By following the Ashuapmushuan River northward to its mouth on the Lake of the same name, there was a fur trading post that was part of a network of seven ‘’King’s Posts’’. The activity of the Ashuapmushuan trading post goes back to close to 200 years, and the remains found on the site date back to the beginning of the eighteenth century up until 1935. The archaeological wealth, and artifacts found there, such as fragments of white clay pipes and parts of rifles, evoke a past that comprises two centuries of trade between the coureurs de bois and the First Nations people.
The trading in beaver and moose skins, goods valued by the European elite at the time, predominated in the trading posts of the Domain du Roi. These furs were used to manufacture shiny top-hats and luxurious coats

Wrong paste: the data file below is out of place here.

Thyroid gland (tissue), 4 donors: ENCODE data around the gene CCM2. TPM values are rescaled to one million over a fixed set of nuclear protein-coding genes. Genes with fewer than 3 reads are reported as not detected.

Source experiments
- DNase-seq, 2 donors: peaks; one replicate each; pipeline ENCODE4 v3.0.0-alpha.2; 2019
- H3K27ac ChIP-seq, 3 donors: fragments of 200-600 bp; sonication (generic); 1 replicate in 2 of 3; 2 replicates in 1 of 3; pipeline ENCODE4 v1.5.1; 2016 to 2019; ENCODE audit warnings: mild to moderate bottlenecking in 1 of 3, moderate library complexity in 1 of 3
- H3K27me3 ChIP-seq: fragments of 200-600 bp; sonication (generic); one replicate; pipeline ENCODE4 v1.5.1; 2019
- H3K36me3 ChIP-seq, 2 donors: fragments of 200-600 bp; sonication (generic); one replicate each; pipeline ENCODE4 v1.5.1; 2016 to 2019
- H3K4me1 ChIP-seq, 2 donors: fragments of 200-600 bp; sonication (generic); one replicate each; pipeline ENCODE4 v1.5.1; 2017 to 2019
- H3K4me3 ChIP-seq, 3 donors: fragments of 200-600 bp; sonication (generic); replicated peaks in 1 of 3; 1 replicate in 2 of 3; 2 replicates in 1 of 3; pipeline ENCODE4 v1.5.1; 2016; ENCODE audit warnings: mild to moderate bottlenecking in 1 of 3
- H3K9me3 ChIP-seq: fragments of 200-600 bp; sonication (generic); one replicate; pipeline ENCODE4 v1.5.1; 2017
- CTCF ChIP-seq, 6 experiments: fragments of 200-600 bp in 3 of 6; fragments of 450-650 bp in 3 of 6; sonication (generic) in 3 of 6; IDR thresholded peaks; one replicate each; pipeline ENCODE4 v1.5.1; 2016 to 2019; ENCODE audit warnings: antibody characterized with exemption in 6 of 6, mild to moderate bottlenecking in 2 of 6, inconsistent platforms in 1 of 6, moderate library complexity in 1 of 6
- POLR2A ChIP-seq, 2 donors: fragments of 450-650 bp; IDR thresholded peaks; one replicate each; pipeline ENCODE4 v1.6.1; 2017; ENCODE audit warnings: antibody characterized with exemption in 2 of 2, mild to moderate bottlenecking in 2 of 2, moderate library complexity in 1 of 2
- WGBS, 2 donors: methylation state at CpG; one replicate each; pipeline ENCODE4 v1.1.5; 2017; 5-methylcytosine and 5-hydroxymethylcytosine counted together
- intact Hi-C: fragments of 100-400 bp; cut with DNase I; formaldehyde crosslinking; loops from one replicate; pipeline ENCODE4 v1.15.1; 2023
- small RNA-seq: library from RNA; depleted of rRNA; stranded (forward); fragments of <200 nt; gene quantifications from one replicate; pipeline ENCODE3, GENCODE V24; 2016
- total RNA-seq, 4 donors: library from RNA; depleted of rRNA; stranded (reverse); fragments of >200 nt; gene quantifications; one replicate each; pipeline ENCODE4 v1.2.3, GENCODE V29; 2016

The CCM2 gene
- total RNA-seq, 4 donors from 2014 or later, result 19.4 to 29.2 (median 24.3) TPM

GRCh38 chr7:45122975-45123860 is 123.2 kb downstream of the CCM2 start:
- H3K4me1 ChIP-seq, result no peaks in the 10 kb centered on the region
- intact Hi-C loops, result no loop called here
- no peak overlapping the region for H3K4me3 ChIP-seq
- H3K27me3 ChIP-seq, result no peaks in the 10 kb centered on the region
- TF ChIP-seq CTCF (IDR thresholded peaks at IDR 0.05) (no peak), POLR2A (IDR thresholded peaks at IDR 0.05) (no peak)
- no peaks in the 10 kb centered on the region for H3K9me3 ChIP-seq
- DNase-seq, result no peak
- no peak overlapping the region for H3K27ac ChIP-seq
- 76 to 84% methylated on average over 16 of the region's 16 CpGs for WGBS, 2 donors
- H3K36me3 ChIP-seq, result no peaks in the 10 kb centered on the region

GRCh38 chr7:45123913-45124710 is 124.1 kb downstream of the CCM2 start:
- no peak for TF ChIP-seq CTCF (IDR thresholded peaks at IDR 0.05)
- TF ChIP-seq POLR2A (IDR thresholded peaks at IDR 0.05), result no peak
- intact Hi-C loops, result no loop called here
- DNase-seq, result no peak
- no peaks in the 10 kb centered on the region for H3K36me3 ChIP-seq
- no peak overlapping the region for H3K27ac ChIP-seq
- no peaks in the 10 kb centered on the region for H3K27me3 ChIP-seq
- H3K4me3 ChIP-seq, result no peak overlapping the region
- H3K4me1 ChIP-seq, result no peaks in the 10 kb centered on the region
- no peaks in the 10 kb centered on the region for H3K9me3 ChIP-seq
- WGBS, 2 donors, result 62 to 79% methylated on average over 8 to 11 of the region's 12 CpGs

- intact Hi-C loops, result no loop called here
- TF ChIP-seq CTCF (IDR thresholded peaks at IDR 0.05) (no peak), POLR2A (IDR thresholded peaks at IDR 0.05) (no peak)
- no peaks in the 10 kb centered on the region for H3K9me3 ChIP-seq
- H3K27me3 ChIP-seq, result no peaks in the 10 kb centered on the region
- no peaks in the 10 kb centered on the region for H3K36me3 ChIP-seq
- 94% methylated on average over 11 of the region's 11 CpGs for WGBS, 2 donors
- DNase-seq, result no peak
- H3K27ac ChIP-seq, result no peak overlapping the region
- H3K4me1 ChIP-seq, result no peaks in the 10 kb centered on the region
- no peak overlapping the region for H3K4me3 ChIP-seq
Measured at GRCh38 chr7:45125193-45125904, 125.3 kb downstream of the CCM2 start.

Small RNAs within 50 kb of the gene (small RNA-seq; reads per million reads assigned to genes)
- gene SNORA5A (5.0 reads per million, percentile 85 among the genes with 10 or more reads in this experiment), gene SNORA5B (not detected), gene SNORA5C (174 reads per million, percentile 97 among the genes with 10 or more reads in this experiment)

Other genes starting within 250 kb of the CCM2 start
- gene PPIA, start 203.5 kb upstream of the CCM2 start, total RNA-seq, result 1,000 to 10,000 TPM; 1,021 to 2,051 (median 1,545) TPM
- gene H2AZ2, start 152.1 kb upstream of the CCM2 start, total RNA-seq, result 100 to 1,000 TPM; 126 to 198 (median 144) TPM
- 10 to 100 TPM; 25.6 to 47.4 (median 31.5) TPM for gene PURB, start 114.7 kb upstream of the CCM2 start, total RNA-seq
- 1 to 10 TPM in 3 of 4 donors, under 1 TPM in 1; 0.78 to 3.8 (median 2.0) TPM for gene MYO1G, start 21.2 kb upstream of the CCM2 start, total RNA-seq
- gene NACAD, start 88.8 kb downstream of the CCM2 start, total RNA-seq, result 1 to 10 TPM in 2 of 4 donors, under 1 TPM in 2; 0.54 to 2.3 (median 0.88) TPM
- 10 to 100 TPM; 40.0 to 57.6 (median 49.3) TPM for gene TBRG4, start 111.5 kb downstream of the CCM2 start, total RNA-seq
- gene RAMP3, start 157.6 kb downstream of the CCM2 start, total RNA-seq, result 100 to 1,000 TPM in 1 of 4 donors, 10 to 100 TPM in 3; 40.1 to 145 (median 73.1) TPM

Large companies monopolized the fur industry, such as Hudson’s Bay, which starting in 1822, was ceded to wealthy merchants. Under the British Empire, the King’s Posts were still known as the King’s Posts. The rental of the posts by significant merchants was transferred to a few independent traders as early as 1851, ensuring that the Ashuapmushuan trading post was active, estimated up until 1935.
If the fur industry seems today to be allocated to a few, talented specialists, for centuries it was the major economic activity at the very foundation of our country.